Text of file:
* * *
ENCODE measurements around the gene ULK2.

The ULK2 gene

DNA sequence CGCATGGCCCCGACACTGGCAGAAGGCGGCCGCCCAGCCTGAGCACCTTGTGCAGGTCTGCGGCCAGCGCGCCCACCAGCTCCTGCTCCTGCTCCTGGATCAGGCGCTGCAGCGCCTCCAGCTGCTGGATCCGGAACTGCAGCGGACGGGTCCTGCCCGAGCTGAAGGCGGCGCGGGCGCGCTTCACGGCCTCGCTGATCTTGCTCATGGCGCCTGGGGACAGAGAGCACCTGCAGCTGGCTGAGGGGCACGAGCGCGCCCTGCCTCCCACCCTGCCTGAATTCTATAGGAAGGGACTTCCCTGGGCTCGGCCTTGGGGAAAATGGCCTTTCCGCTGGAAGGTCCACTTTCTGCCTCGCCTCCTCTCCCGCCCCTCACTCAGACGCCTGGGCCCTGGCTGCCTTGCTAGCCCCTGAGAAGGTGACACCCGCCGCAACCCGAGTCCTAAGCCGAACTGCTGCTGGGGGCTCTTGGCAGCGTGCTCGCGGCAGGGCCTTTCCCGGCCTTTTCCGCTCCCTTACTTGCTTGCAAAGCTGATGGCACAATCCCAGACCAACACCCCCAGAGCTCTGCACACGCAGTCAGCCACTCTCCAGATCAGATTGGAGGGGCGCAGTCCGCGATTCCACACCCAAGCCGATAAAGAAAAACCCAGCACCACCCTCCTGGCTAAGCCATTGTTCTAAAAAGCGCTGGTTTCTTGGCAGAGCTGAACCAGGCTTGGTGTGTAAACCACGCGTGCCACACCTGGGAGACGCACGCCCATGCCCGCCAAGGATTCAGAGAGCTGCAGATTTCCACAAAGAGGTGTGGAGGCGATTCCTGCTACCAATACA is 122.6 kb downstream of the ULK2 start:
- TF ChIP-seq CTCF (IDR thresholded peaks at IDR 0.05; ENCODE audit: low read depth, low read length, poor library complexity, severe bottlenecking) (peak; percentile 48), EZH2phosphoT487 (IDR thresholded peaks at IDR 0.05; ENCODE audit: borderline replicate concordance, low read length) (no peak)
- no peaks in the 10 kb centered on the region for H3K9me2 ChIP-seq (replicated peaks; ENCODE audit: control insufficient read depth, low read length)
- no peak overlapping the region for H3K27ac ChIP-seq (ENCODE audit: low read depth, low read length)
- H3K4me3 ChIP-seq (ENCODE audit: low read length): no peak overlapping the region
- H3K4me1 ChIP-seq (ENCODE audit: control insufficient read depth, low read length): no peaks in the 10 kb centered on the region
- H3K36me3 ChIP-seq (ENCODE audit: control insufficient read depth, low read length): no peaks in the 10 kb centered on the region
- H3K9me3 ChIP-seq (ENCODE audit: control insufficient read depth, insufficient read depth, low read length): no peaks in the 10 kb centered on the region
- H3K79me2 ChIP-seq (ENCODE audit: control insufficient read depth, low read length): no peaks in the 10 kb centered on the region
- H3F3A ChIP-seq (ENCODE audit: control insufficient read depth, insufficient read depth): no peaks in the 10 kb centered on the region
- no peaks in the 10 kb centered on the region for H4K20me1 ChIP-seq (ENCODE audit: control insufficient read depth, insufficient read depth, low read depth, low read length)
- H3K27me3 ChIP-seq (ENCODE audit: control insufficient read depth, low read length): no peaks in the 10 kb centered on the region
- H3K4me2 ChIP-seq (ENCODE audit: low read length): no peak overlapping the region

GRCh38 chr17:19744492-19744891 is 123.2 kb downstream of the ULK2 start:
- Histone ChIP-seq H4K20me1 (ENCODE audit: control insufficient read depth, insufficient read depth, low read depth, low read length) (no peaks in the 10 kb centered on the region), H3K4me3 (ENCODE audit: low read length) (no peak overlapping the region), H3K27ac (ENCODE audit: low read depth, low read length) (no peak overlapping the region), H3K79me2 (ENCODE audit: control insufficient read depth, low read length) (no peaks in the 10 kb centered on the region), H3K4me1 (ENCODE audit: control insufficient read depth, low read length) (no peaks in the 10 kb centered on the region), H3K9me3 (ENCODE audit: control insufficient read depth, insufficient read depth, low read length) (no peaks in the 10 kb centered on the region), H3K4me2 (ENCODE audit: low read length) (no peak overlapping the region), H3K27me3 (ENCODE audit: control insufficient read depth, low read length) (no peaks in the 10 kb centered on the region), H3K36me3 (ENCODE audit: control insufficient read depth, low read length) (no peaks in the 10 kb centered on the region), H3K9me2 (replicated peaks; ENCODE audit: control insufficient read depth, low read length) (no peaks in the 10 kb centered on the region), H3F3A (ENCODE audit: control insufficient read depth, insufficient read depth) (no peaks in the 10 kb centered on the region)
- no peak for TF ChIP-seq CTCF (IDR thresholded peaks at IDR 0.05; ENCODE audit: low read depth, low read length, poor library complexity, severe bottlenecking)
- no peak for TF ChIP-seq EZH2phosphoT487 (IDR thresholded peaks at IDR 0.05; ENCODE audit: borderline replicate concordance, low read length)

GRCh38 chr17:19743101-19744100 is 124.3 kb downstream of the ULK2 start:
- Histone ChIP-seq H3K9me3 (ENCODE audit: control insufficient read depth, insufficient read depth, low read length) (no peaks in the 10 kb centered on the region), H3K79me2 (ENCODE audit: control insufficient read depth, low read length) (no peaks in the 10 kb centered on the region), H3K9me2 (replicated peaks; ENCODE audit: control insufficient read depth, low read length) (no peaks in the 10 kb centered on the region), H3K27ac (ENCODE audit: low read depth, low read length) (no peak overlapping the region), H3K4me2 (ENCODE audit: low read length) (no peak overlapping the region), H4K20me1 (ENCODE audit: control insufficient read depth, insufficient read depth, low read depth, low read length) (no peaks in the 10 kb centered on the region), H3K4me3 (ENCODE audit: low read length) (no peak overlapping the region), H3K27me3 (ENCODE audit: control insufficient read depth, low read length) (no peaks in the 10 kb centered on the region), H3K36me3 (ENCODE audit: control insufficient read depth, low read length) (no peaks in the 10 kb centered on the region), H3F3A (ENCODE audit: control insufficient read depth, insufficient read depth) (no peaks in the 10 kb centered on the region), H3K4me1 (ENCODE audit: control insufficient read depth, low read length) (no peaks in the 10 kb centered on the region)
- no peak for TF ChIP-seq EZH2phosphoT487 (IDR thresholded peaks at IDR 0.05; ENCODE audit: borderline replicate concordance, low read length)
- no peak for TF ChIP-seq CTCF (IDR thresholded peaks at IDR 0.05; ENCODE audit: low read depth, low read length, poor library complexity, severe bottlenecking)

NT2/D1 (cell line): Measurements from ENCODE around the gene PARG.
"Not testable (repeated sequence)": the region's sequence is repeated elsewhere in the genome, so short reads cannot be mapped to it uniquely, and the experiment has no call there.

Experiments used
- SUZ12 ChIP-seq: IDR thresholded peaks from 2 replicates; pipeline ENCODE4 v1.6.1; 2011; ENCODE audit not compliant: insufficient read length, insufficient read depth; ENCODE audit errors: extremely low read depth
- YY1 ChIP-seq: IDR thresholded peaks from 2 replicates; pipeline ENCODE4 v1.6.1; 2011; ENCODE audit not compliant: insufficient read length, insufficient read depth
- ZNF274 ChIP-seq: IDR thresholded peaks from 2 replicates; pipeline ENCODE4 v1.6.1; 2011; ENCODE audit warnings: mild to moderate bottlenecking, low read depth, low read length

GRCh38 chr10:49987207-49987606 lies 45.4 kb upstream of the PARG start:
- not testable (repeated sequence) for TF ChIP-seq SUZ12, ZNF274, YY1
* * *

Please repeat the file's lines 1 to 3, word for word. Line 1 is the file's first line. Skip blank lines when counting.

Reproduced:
ENCODE measurements around the gene ULK2.

The ULK2 gene

DNA sequence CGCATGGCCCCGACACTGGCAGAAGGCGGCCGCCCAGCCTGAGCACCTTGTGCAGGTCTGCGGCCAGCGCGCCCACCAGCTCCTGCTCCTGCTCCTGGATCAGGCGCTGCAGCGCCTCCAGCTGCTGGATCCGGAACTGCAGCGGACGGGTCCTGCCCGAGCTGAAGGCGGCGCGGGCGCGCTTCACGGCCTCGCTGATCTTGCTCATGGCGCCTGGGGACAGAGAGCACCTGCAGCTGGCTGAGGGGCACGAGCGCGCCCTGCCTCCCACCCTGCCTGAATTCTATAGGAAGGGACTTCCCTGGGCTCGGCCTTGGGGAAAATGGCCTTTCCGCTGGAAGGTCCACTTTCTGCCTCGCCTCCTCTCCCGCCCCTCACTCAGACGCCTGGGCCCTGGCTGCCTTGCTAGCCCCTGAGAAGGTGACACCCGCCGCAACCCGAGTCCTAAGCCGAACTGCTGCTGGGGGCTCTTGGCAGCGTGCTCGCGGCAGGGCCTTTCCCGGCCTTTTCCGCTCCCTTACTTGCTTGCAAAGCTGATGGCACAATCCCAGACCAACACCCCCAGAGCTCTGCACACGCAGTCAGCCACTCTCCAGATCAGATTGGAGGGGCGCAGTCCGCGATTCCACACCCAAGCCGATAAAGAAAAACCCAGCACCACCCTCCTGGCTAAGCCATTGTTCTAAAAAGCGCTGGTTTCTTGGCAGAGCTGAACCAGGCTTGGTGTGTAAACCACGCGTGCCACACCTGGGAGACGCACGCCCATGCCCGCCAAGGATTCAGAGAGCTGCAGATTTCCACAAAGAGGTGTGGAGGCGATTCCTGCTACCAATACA is 122.6 kb downstream of the ULK2 start: